Interestingly, the earlier paper by Tanner and Wong (1987) had essentially the same ingredients as Gelfand and Smith (1990), namely, the fact that simulating from the conditional distributions is sufficient to asymptotically simulate from the joint.This paper was considered important enough to be a discussion paper in the Journal of the American Statistical Association, but its impact was somehow limited, compared with Gelfand and Smith (1990).


I couldn't find the number of journal articles published over time, but here is a Google Ngram plot for the number of mentions over time. It more or less agrees with the notion that MCMC became commonplace after the 1990 paper of Gelfand and Smith.

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Reference

Robert, Christian, and George Casella. "A short history of Markov chain Monte Carlo: Subjective recollections from incomplete data." Statistical Science (2011): 102-115.

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    $\begingroup$ Thank you! I would deem 1990 to be the most important date in the history of MCMC, as four papers by Alan Gelfand and Adrian Smith appeared that very year in top Statistics journals and made the concept of using Markov chains for simulation suddenly mainstream. I remember attending a talk by Adrian Smith in June 1989 in Seherbrooke (PQ) where he demonstrated the universality of the idea by showing a slide with a few lines of (Fortran?) code. $\endgroup$ – Xi'an Oct 9 '19 at 20:41
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The excellent answer by knrumsey gives some history on the progression of important academic work in MCMC. One other aspect worth examining is the development of software to facilitate MCMC by the ordinary user. Statistical methods are often used mostly by specialists until they are implemented in software that allows the ordinary user to implement them without programming. For example, the software BUGS had its first release in 1997. That does not appear to have changed the growth trajectory in the N-Grams plot, but it may have been an influence in bringing the method into common usage among those users who found it intimidating to program their own routines.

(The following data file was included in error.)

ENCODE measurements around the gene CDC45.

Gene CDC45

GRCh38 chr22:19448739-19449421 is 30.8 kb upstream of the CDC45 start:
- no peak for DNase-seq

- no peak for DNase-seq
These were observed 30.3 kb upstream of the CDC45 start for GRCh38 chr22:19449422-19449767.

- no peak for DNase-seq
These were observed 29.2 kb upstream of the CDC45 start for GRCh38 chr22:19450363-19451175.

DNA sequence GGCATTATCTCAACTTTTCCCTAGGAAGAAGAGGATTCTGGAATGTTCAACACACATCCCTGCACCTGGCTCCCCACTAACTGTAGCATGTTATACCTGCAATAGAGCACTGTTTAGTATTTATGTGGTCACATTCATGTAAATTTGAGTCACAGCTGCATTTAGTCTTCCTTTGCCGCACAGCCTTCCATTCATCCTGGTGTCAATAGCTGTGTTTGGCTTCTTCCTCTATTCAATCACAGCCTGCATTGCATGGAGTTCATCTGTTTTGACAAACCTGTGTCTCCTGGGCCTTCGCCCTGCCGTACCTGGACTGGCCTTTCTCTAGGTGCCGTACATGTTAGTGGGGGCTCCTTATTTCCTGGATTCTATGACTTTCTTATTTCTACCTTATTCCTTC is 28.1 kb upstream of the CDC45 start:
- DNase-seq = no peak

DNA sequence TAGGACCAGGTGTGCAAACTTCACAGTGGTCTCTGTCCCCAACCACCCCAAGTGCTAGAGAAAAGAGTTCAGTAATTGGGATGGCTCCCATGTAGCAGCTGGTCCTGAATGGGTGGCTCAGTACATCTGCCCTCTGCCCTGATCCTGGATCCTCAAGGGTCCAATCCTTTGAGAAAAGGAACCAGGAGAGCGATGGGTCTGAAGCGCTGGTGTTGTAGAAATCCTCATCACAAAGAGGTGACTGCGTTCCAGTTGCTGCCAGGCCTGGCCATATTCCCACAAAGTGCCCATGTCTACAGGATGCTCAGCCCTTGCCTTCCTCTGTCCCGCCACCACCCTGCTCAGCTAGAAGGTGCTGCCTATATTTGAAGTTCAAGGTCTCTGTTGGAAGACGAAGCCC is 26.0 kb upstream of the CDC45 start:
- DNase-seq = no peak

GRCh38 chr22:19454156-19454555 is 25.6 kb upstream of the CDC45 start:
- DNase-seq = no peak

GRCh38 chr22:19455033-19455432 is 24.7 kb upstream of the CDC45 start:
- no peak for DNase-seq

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  • $\begingroup$ Huh, there is a small twist in the line for MCMC right around 1997. $\endgroup$ – muru Oct 9 '19 at 2:05
  • $\begingroup$ Well-spotted - not sure if it would be a big enough change to be statistically significant, but noted anyway. $\endgroup$ – Ben Oct 9 '19 at 2:07
  • $\begingroup$ Visually estimating, if the slope before 1997 were maintained, we would have seen something like 0.000015 % around 2004 (but the actual value is close to 0.0000225 %). That's a 50% increase. But I suppose the numbers are too small anyway. $\endgroup$ – muru Oct 9 '19 at 2:13
  • $\begingroup$ Perhaps you're right - good eyes! $\endgroup$ – Ben Oct 9 '19 at 2:42
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    $\begingroup$ hmmm, BUGS was presented at the Valencia Bayesian Statistics conference in 1991. $\endgroup$ – Xi'an Oct 9 '19 at 20:38